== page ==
HEISMAN 2016: The spotlight isn't always easy for Jackson

LOUISVILLE, Ky. (AP) Lamar Jackson's breakout into a Heisman Trophy favorite on the field has also required coming out of his shell when he's away from it.

Finding a comfort zone remains a work in progress for Louisville's sophomore quarterback, who on Monday was selected as a finalist for the award given to college football's best player. Flattered by being mentioned as the Heisman favorite since early September, Jackson has answered queries about his trophy prospects in soft-spoken tones.

He has always deferred to helping the No. 16 Cardinals (9-3) win a national championship, a scenario now out of the question after back-to-back losses, and talked about his team rather than himself.

''Actually, I just stayed in my room and tried not to pay attention to it,'' Jackson said over the weekend. ''I just tried to go out there and win games and get better with your teammates each and every week because if you fall off anything can happen. So I just tried not to listen to it and just play football.''

''He hasn't been concerned about that. He has been worried about his performance and how I can help my teammates,'' Louisville coach Bobby Petrino said. ''You have really got to take your hat off to him on how much he has handled it.''

But the spotlight is now on the 6-foot-3, 205-pound Jackson as he waits to hear his name called on Saturday night in New York. His life will change if he becomes Louisville's first Heisman winner, but those who know Jackson have already seen one in him.

''I think he's handling it much better than expected,'' said Evan Caruso, athletic director at Boynton Beach (Florida) Community High School, where Jackson played high school football.

''But I don't think that anybody can prepare for that (possibility) as a freshman or sophomore,'' he added. ''It's come upon him so fast, but the good thing is he's not overwhelmed or egotistical. He stays humble, driven and grounded.''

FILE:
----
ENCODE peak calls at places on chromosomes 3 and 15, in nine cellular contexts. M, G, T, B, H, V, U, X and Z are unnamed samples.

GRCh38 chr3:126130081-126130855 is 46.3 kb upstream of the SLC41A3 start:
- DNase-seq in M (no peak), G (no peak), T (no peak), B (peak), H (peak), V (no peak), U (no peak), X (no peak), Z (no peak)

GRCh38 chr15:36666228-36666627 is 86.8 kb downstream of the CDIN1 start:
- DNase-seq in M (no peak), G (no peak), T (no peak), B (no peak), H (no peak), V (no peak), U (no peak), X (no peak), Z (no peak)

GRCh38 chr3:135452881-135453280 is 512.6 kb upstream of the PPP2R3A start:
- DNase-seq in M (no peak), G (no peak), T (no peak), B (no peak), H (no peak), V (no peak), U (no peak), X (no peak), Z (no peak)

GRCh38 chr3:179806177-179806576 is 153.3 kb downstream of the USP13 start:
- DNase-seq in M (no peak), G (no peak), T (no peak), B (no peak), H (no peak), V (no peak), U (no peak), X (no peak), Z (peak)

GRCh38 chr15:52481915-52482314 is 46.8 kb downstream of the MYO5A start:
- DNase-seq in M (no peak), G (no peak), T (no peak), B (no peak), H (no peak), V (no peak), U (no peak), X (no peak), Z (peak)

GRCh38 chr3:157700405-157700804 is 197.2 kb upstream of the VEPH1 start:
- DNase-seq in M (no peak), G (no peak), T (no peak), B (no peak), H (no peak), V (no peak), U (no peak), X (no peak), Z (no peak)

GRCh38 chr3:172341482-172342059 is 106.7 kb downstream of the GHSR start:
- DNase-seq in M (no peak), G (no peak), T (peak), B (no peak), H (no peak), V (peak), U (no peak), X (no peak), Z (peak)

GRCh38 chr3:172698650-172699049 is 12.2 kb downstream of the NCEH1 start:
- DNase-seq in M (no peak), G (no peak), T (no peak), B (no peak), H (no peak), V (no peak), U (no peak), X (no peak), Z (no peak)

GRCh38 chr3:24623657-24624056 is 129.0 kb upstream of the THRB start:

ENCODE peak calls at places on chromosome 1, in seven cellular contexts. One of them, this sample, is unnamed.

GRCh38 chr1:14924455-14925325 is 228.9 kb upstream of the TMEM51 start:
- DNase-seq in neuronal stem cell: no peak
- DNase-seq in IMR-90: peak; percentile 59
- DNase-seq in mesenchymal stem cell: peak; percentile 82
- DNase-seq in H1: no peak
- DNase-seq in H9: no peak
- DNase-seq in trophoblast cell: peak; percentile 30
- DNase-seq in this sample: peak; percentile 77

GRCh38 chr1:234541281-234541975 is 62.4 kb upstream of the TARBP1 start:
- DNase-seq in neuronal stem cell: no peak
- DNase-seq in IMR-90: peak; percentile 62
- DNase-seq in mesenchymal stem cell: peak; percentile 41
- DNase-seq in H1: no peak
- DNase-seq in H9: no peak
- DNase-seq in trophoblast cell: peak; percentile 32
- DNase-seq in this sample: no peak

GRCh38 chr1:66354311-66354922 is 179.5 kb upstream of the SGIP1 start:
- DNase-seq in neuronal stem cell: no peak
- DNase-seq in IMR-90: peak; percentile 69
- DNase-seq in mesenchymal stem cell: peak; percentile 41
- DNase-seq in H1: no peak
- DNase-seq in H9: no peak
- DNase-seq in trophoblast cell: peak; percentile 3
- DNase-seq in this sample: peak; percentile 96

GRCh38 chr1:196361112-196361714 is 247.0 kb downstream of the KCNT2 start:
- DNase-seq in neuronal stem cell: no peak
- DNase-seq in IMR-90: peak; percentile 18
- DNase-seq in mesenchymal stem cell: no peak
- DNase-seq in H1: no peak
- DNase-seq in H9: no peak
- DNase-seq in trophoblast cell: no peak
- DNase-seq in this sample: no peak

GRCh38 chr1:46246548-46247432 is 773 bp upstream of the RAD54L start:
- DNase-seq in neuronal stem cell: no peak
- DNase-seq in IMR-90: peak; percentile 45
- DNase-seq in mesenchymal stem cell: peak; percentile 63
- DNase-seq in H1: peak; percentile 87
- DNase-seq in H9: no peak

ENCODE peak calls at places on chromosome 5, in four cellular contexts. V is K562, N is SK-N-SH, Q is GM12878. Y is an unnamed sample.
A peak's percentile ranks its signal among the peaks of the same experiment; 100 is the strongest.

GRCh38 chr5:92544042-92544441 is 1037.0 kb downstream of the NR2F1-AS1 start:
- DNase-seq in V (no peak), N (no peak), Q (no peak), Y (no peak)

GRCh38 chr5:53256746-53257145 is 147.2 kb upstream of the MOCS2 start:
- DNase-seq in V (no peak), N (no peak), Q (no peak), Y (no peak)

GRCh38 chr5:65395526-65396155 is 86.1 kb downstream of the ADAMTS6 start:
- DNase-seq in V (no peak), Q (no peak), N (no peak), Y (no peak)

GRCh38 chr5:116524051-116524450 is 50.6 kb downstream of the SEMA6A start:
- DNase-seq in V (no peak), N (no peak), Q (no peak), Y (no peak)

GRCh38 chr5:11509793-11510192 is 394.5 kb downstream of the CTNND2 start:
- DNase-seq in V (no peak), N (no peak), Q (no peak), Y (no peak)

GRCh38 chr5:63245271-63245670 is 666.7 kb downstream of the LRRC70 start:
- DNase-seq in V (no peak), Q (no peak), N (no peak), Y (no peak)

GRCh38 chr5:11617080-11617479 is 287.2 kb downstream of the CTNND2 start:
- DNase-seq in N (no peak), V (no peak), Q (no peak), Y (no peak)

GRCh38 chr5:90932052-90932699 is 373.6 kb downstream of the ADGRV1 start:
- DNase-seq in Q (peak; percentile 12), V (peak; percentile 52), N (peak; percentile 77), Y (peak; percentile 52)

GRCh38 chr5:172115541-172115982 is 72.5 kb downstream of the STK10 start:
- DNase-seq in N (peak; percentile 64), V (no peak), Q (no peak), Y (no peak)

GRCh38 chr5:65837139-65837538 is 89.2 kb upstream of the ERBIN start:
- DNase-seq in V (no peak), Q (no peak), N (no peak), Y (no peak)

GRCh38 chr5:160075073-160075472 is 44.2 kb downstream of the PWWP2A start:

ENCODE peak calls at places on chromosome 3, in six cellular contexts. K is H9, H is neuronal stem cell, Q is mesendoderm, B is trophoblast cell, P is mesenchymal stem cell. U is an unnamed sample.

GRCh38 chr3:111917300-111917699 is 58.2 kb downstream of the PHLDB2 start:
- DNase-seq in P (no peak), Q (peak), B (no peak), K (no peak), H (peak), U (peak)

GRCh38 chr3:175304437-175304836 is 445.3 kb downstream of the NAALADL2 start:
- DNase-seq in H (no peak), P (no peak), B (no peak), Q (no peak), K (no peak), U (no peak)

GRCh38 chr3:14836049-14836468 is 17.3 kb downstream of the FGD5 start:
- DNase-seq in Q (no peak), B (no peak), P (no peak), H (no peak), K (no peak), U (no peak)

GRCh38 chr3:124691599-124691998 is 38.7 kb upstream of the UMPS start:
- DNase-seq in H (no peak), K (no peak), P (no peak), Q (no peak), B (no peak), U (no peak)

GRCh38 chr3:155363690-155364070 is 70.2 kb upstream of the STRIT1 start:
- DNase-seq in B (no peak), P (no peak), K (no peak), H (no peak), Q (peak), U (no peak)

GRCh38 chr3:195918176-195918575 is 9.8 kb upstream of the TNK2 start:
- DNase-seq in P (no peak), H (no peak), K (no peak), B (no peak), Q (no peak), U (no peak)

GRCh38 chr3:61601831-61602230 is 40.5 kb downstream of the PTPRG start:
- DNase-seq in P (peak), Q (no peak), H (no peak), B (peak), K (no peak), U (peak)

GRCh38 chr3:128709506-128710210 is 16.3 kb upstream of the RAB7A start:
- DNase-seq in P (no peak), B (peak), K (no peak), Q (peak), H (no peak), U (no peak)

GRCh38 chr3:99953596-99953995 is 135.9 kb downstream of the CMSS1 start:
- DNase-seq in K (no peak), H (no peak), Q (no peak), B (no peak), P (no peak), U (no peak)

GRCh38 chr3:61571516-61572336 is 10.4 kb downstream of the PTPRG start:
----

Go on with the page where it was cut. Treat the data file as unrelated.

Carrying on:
Jackson accounted for an Atlantic Coast Conference-record 51 touchdowns (30 passing, 21 rushing) and 4,928 offensive yards while leading Louisville (9-3) to the No. 3 ranking twice. More than half of his TDs were accumulated during the first five games, a stretch that established him as the frontrunner.

Interview demands for Jackson increased steadily, a tough ask of someone who likes his privacy and prefers to talk about things on the field. The school has limited Jackson's availability to postgame and selected requests, allowing him to slowly adapt to the media and public and open up in very small doses.

''We've worked with him and as the season has progressed, he's evolved,'' said Louisville football spokesman Rocco Gasparro. ''But a lot of the time he's a private person who likes to keep to himself.''

Jackson has shared a little of himself with fans, taking time to greet cancer patient Amzie Smith with a hug, a smile and an autographed football before facing Duke in October. But for the most part the football field is where he expresses himself best, revealing his emotions with spontaneous gestures indicative of the fun he's having.

Said Jackson, ''If anything, it (the attention) has made me want to play harder. I just want to make it possible for us to be the best.''

Jackson has stuck his arm up to indicate first downs. He celebrated his seventh and final TD at Boston College by drawing his hand across his face in what some on social media wondered was a throat-slashing gesture. Jackson later issued a statement clarifying the gesture as ''zip it'' rather than being disrespectful.

Then there are the Heisman poses he struck after touchdowns against Kentucky in what he said was an attempt to bring excitement to a rivalry game. His pose after a late game-tying score became somewhat ironic when Jackson fumbled while driving the Cardinals toward a go-ahead score late in the game. Kentucky recovered and kicked a field goal for a 41-38 win.

If he wins Saturday, that all may be forgotten.

HEISMAN-DEFINING MOMENT: Jackson leapt onto the radar - literally - with his hurdle of a Syracuse defender en route to a TD. His signature performance came in the next game against then-No. 2 Florida State, when he rushed for four of his five TDs in a 63-20 shellacking . The highlight was his 47-yard TD run in which he faked one Seminole defender and spun off another on his way to the end zone.

BEST GAME: Jackson's 610-yard, five-TD outburst at Syracuse including that now-famous hurdle stands out statistically. But rallying Louisville from an 18-point deficit to lead late at Clemson might have solidified his Heisman credentials. He passed for 295 of his 457 yards and accounted for three TDs in the 42-36 loss that came up a yard short on fourth down.

WORST GAME: Houston stifled Jackson in all phases, limiting him to a TD pass and 33 yards rushing with 11 sacks.

PRO PROSPECTS: He'd be a first-round NFL draft pick if the league took underclassmen. But since it doesn't, that discussion is on hold until next season.

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AP Sports Writer Terrance Harris in Orlando, Florida, contributed to this report.

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More AP college football: www.collegefootball.ap.org

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